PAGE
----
As Stokes noted in a footnote to his 16-page decision, “The Secretary of State endeavored to find out who retained custody of the candidate petition forms after they were turned in by circulators, but neither Mr. Linn nor campaign worker Matthew McDonald could provide any clarification as to what happened, other than to describe the process as ‘chaotic.’ ”

Outside the courtroom we go, where Linn, under constant coaching from attorney Juskewitch, agreed to field a few of my questions.

Such as: Is it worth it? With U.S. Sen. Angus King widely expected to win re-election regardless of who runs against him, are two hearings before the secretary of state and two before a judge, not to mention all the bad publicity, really worth fighting to stay in an election nobody expects you to win?

Linn pursed his lips while Juskewitch raised and lowered his outstretched palms in an apparent effort to calm his client.

“Don’t blow with both cannons,” Juskewitch softly told Linn. “Don’t give him both barrels.”

“Of course it’s worth it,” Linn finally replied with passion in his eyes. “Because we don’t have anybody representing the Trump agenda in Washington. Eric (Brakey) won’t and King doesn’t.”

“Perfect,” said Juskewitch, nodding his approval.

As for the source of all the “hanky-panky” – so labeled by Juskewitch in an earlier proceeding – our guess is as good as theirs. Notably absent from the hearing in Kennebec County Superior Court was the Linn campaign’s previous suggestion that opponent Brakey could have somehow snatched the petitions, inserted the bogus names and then put them back.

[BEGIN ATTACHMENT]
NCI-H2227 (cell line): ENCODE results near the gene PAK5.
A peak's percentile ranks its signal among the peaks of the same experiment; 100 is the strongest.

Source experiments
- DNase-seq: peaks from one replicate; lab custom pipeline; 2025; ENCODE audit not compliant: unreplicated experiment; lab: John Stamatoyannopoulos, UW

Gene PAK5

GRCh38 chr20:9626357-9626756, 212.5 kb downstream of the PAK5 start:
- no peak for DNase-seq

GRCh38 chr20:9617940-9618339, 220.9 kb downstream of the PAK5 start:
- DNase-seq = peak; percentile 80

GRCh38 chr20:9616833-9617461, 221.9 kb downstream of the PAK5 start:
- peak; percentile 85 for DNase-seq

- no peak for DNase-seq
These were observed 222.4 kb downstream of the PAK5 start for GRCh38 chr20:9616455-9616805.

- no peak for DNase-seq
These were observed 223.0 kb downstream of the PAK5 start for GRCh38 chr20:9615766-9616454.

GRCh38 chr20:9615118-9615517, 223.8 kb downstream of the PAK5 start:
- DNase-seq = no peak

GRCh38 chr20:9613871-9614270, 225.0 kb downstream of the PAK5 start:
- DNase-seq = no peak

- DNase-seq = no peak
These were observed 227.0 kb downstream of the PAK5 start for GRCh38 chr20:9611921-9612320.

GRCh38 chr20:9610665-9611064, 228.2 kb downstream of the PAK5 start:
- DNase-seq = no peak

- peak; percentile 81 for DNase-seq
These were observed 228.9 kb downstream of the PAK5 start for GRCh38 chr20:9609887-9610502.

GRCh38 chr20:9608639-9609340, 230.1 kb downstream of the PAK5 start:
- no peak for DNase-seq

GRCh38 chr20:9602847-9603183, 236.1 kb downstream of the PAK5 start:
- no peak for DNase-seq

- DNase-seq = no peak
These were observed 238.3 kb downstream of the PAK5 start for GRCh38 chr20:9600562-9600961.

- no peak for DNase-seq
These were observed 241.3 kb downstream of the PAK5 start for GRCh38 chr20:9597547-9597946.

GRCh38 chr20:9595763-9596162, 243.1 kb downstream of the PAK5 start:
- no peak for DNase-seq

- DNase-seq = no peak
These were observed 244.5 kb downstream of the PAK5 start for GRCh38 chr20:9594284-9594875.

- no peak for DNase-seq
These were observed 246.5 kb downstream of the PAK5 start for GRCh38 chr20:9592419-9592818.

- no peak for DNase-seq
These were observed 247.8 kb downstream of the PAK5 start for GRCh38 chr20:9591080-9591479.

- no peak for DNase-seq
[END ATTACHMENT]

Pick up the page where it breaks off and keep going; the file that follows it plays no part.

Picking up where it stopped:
“He doesn’t know,” Juskewitch replied when I asked Linn where he thinks the train left the track.

(Here’s a hint: Paid circulators – some by the hour and others by the signature – performed the bulk of Linn’s petition work.)

“We had so many people wheeling in and out of our campaign that it might have been 40 people. I didn’t know them,” Linn said. “Plus, I was sick.”

As they departed the courthouse Thursday, Linn and Juskewitch were deep into speculation on how Linn might now run as a write-in candidate for the Republican nomination – the bonus being that voters could simply reproduce his name as it already appears on the ballot.

No can do, according to Dunlap. In order to be counted, write-in candidates must register with the secretary of state at least 60 days before the election – a deadline that came and went just over two weeks ago.

While ardent Trump supporters might fall in behind Linn and write him in anyway, Dunlap noted, “that’s an awful lot of blank votes.”

End of story?

Not quite. Linn could always appeal Stokes’ decision to the Maine Supreme Judicial Court, although it’s hard to imagine on what grounds.

Also, Dunlap said, assuming Linn registers on time, he could always run as a write-in in November against the independent King, sole Democratic candidate Zak Ringelstein and Brakey.

Should Linn go that route, here’s hoping the secretary of state will be waiting – the state’s election laws in one hand, a list of Maine’s most recent obituaries in the other.

“Honest to God, I don’t go looking for trouble,” Dunlap said. “It finds me naturally.”

Bill Nemitz can be contacted at:

[email protected]